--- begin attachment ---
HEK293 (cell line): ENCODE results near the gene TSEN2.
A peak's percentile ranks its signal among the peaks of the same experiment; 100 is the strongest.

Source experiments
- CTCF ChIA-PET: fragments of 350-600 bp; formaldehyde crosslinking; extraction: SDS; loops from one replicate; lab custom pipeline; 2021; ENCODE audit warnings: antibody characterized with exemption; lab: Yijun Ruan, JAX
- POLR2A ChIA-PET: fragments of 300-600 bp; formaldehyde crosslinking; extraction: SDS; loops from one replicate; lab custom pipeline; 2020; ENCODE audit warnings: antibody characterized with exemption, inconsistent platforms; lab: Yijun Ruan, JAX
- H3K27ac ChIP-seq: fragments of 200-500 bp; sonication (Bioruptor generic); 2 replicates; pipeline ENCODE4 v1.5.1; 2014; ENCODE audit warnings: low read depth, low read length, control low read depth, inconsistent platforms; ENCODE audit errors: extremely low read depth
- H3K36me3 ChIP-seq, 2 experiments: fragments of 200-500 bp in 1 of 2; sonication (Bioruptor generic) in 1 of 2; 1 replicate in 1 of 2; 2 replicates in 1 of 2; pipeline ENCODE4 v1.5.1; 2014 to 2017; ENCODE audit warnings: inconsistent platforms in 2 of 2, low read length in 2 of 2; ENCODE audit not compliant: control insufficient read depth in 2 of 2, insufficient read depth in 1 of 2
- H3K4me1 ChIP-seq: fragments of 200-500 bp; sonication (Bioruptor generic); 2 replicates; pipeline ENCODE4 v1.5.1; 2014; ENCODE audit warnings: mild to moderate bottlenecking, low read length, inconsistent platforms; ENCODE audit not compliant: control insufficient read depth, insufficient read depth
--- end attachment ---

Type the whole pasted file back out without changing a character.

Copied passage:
HEK293 (cell line): ENCODE results near the gene TSEN2.
A peak's percentile ranks its signal among the peaks of the same experiment; 100 is the strongest.

Source experiments
- CTCF ChIA-PET: fragments of 350-600 bp; formaldehyde crosslinking; extraction: SDS; loops from one replicate; lab custom pipeline; 2021; ENCODE audit warnings: antibody characterized with exemption; lab: Yijun Ruan, JAX
- POLR2A ChIA-PET: fragments of 300-600 bp; formaldehyde crosslinking; extraction: SDS; loops from one replicate; lab custom pipeline; 2020; ENCODE audit warnings: antibody characterized with exemption, inconsistent platforms; lab: Yijun Ruan, JAX
- H3K27ac ChIP-seq: fragments of 200-500 bp; sonication (Bioruptor generic); 2 replicates; pipeline ENCODE4 v1.5.1; 2014; ENCODE audit warnings: low read depth, low read length, control low read depth, inconsistent platforms; ENCODE audit errors: extremely low read depth
- H3K36me3 ChIP-seq, 2 experiments: fragments of 200-500 bp in 1 of 2; sonication (Bioruptor generic) in 1 of 2; 1 replicate in 1 of 2; 2 replicates in 1 of 2; pipeline ENCODE4 v1.5.1; 2014 to 2017; ENCODE audit warnings: inconsistent platforms in 2 of 2, low read length in 2 of 2; ENCODE audit not compliant: control insufficient read depth in 2 of 2, insufficient read depth in 1 of 2
- H3K4me1 ChIP-seq: fragments of 200-500 bp; sonication (Bioruptor generic); 2 replicates; pipeline ENCODE4 v1.5.1; 2014; ENCODE audit warnings: mild to moderate bottlenecking, low read length, inconsistent platforms; ENCODE audit not compliant: control insufficient read depth, insufficient read depth